I don't think I'm much interested in taking a cruise on one of those giant floating hotels, but I'd love the chance to move among islands in a sailboat or something like that. 

When I have been out on the sea, I find it impossible to feel sad--the wind in my face seems to blow all my worries out my ears, and the miles and miles and miles of open water is soothing. Not to mention the likelihood of seeing something cool a landlubber like me doesn't usually get to see like a whale or a pelican. 

We used to go river canoeing or kayaking for my dad's birthday each year when I was an older kid/teenager, and I loved that. 

The combination of slow and fast, meandering miles of water with sudden exciting bits where you had to work to keep your little stick of a boat going the direction you wanted. It made me feel strong and capable like I'd really DONE something when I got to where I was going, even if there was a guide in the other boat prepared to pull me out of the water if I did something foolish. 

So, what do you like? Planes, trains, or automobiles? Boats? Public commuter transport or individual arrangements? I'd love to hear about your travel/transportation experiences in the comments!

Wednesday, October 6, 2021

IWSG: Drawing the Line

 

Welcome to the first Wednesday of the month. You know what that means! It's time to let our insecurities hang out. Yep, it's the Insecure Writer's Support Group blog hop. If you're a writer at any stage of career, I highly recommend this blog hop as a way to connect with other writers for support, sympathy, ideas, and networking.

If you're a reader, it's a great way to peek behind the curtain of a writing life.

Our Twitter handle is @TheIWSG and hashtag is #IWSG.

October 6 question -In your writing, where do you draw the line, with either topics or language?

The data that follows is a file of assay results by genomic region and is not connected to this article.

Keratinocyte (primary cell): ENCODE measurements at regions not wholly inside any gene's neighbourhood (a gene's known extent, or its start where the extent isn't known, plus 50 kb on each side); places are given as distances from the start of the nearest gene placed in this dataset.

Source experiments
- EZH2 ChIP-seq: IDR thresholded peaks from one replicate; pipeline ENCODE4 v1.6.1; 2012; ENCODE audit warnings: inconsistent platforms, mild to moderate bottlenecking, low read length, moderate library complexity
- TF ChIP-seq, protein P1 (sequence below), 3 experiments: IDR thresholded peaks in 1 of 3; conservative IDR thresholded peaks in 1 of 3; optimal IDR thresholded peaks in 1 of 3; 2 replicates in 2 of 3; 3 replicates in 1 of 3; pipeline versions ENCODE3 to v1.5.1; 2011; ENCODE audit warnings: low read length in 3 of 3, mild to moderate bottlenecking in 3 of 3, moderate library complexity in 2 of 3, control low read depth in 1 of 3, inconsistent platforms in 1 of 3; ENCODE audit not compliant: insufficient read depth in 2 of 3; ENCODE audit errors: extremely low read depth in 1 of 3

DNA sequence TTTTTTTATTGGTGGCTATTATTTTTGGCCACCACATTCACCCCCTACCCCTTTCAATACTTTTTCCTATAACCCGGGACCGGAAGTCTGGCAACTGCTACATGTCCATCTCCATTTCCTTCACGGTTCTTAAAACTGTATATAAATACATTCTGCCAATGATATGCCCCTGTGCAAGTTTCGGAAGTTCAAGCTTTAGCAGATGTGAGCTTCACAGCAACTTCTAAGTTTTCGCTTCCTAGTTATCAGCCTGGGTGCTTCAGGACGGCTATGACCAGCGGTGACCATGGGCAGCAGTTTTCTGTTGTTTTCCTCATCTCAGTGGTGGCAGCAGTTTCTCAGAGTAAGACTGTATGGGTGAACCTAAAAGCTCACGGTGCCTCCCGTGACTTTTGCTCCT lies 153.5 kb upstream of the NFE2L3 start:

The awesome co-hosts for the October 6 posting of the IWSG are Jemima Pitt, J Lenni Dorner, Cathrina Constantine, Ronel Janse van Vuuren, and Mary Aalgaard! Be sure to check out what they have to say, and visit other writers in the blog hop!
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There are definitely places I haven't gone in my writing, but I haven't drawn any conscious lines. I believe in giving each story what it needs, so I wouldn't rule anything out so far as subject matter or language. It all depends on what that story needs. 

I have, however, stopped writing a story because it was taking me down a dark road I didn't have the wherewithal to travel at that time. Thursday's Children was a dystopian fantasy I was writing a few years ago, which I finally shelved because the real world was feeling too dystopian for me just then and I needed to go somewhere else in my fiction. 

I hope to get back to it someday though, so that's more about timing than about a hard no. I'll put myself through emotional struggle for the sake of a story, but there are limits. 

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I have more limits as a reader, because I'm reading for my personal entertainment and enlightenment, and I'm not interested in reading anything that drags me down or fills me with fruitless anger. 

I have made exceptions, but it's hard for me to read Holocaust or Slavery literature anymore. I've read a lot of it over the years, and no matter how good a books is, it's a hard sell for me if it's set in American Slavery times or during the Holocaust.